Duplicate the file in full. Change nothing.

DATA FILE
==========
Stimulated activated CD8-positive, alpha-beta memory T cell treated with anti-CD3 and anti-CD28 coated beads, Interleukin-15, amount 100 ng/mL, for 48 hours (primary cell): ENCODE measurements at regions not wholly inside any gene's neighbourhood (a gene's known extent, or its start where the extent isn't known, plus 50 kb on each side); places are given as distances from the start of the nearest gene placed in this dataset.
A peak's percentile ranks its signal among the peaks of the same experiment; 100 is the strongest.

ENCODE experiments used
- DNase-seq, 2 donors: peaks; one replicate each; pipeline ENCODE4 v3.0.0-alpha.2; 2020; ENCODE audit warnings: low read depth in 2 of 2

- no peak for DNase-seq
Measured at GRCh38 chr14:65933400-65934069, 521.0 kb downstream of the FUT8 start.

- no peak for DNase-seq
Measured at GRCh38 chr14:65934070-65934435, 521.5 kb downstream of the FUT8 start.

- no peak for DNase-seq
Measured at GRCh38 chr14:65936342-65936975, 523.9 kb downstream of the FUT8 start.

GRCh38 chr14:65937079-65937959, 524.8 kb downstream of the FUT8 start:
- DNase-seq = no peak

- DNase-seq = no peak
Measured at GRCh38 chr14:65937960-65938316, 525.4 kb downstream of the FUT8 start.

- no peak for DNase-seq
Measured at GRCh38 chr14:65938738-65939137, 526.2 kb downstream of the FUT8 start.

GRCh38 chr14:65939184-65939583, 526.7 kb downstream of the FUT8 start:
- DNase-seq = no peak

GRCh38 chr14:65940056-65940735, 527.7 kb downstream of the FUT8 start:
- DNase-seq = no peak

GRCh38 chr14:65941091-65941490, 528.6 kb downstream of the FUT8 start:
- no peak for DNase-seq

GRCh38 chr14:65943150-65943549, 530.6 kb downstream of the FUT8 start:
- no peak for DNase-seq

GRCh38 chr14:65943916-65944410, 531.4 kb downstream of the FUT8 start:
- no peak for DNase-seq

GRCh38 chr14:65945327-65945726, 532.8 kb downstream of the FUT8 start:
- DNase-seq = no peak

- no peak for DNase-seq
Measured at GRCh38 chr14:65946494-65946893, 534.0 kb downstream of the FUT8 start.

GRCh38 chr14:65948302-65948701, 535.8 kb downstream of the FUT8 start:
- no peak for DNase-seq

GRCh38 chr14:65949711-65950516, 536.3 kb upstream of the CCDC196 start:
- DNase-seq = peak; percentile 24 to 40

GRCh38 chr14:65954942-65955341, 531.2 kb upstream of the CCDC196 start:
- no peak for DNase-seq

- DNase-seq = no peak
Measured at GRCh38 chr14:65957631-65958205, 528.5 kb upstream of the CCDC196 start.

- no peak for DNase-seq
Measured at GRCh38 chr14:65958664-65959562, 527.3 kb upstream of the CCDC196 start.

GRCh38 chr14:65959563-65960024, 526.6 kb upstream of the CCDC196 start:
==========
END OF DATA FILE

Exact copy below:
Stimulated activated CD8-positive, alpha-beta memory T cell treated with anti-CD3 and anti-CD28 coated beads, Interleukin-15, amount 100 ng/mL, for 48 hours (primary cell): ENCODE measurements at regions not wholly inside any gene's neighbourhood (a gene's known extent, or its start where the extent isn't known, plus 50 kb on each side); places are given as distances from the start of the nearest gene placed in this dataset.
A peak's percentile ranks its signal among the peaks of the same experiment; 100 is the strongest.

ENCODE experiments used
- DNase-seq, 2 donors: peaks; one replicate each; pipeline ENCODE4 v3.0.0-alpha.2; 2020; ENCODE audit warnings: low read depth in 2 of 2

- no peak for DNase-seq
Measured at GRCh38 chr14:65933400-65934069, 521.0 kb downstream of the FUT8 start.

- no peak for DNase-seq
Measured at GRCh38 chr14:65934070-65934435, 521.5 kb downstream of the FUT8 start.

- no peak for DNase-seq
Measured at GRCh38 chr14:65936342-65936975, 523.9 kb downstream of the FUT8 start.

GRCh38 chr14:65937079-65937959, 524.8 kb downstream of the FUT8 start:
- DNase-seq = no peak

- DNase-seq = no peak
Measured at GRCh38 chr14:65937960-65938316, 525.4 kb downstream of the FUT8 start.

- no peak for DNase-seq
Measured at GRCh38 chr14:65938738-65939137, 526.2 kb downstream of the FUT8 start.

GRCh38 chr14:65939184-65939583, 526.7 kb downstream of the FUT8 start:
- DNase-seq = no peak

GRCh38 chr14:65940056-65940735, 527.7 kb downstream of the FUT8 start:
- DNase-seq = no peak

GRCh38 chr14:65941091-65941490, 528.6 kb downstream of the FUT8 start:
- no peak for DNase-seq

GRCh38 chr14:65943150-65943549, 530.6 kb downstream of the FUT8 start:
- no peak for DNase-seq

GRCh38 chr14:65943916-65944410, 531.4 kb downstream of the FUT8 start:
- no peak for DNase-seq

GRCh38 chr14:65945327-65945726, 532.8 kb downstream of the FUT8 start:
- DNase-seq = no peak

- no peak for DNase-seq
Measured at GRCh38 chr14:65946494-65946893, 534.0 kb downstream of the FUT8 start.

GRCh38 chr14:65948302-65948701, 535.8 kb downstream of the FUT8 start:
- no peak for DNase-seq

GRCh38 chr14:65949711-65950516, 536.3 kb upstream of the CCDC196 start:
- DNase-seq = peak; percentile 24 to 40

GRCh38 chr14:65954942-65955341, 531.2 kb upstream of the CCDC196 start:
- no peak for DNase-seq

- DNase-seq = no peak
Measured at GRCh38 chr14:65957631-65958205, 528.5 kb upstream of the CCDC196 start.

- no peak for DNase-seq
Measured at GRCh38 chr14:65958664-65959562, 527.3 kb upstream of the CCDC196 start.

GRCh38 chr14:65959563-65960024, 526.6 kb upstream of the CCDC196 start: